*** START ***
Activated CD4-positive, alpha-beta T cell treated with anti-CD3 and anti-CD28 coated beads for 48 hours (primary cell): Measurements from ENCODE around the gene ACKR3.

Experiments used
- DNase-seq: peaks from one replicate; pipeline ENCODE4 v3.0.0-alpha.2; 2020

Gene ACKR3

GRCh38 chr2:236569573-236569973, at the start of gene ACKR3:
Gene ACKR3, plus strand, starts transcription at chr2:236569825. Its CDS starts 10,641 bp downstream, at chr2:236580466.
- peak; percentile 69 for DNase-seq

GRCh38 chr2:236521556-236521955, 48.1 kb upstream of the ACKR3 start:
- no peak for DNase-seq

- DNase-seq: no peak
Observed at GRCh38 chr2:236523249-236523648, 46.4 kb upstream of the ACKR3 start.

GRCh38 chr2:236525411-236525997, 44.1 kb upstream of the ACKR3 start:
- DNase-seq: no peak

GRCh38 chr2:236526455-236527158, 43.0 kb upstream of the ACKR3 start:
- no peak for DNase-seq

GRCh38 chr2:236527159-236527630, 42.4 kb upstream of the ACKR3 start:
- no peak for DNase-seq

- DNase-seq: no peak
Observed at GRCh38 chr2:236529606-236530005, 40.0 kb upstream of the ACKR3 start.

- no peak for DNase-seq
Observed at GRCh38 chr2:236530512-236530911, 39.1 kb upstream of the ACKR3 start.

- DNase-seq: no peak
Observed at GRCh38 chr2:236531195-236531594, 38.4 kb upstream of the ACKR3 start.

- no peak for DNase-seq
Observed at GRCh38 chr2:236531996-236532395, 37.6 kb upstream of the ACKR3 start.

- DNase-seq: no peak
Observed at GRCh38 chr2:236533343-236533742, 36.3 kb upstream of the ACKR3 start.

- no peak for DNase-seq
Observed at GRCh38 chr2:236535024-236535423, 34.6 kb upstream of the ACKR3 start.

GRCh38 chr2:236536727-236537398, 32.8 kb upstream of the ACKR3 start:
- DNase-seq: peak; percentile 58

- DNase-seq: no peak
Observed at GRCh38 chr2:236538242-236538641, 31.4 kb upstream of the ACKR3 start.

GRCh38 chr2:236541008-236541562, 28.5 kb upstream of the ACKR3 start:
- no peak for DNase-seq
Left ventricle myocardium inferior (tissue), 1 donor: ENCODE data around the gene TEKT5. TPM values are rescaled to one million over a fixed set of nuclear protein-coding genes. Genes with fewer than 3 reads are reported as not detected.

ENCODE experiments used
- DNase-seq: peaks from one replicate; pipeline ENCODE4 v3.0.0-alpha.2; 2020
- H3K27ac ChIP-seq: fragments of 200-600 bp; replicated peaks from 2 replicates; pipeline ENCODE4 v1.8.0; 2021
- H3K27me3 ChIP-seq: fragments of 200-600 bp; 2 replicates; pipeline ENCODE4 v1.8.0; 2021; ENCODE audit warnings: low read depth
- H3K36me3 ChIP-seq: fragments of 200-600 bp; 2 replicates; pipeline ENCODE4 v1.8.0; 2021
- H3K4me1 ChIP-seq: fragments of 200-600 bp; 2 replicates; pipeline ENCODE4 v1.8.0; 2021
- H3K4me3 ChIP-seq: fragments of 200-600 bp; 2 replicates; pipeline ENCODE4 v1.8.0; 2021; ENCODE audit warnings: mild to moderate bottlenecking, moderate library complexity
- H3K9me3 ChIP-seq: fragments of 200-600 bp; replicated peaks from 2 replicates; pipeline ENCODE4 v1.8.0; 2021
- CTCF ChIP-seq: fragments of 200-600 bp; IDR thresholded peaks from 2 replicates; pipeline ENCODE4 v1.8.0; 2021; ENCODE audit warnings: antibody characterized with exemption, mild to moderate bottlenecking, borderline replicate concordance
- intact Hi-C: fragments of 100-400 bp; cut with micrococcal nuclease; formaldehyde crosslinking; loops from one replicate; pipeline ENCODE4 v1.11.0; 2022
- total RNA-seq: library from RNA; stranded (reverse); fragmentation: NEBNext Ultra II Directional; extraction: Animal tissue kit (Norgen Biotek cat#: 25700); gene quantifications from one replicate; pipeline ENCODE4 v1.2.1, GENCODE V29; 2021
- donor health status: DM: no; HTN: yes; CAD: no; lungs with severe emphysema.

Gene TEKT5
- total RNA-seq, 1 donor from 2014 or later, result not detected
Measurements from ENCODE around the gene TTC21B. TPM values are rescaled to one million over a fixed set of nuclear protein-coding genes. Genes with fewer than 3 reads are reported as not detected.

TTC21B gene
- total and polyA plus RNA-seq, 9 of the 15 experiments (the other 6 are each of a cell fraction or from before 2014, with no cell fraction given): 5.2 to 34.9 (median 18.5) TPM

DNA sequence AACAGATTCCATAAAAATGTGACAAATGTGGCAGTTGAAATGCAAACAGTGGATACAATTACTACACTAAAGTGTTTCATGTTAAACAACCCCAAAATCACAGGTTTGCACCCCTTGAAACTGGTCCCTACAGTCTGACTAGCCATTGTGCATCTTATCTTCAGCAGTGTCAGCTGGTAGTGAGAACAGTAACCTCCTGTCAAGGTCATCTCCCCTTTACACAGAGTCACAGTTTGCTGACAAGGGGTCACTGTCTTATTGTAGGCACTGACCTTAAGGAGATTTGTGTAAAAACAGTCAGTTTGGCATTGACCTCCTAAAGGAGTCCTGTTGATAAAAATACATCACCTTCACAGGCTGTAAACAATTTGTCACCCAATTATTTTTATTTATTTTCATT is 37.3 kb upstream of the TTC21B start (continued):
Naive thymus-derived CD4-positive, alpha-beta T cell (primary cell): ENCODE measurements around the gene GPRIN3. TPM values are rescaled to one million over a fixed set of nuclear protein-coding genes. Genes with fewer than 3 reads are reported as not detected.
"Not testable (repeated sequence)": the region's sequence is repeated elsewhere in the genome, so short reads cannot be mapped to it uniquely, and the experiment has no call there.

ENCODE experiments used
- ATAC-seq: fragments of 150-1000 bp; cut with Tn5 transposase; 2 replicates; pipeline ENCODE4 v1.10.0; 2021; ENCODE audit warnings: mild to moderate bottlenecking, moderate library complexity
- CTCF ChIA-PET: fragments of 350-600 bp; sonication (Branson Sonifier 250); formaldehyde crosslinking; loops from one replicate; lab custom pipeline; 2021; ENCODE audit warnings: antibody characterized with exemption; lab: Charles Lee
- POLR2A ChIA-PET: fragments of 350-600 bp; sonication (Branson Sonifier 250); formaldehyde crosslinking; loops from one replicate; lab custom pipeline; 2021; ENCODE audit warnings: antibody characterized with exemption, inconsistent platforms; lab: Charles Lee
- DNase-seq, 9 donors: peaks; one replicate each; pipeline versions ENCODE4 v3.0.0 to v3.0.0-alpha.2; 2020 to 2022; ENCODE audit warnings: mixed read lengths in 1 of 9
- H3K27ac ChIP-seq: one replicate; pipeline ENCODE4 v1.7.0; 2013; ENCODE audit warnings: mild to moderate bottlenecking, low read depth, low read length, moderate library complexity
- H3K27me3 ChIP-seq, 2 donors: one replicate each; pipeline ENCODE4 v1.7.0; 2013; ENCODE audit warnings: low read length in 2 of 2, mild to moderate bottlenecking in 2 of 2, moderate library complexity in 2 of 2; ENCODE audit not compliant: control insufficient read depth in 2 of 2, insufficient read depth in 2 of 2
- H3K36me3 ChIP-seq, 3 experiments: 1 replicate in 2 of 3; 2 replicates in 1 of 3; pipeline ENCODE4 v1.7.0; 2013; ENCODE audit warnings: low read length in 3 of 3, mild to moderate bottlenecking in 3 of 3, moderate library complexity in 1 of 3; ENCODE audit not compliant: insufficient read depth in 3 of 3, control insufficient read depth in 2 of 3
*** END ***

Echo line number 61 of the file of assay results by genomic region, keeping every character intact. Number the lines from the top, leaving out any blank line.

- DNase-seq, 9 donors: peaks; one replicate each; pipeline versions ENCODE4 v3.0.0 to v3.0.0-alpha.2; 2020 to 2022; ENCODE audit warnings: mixed read lengths in 1 of 9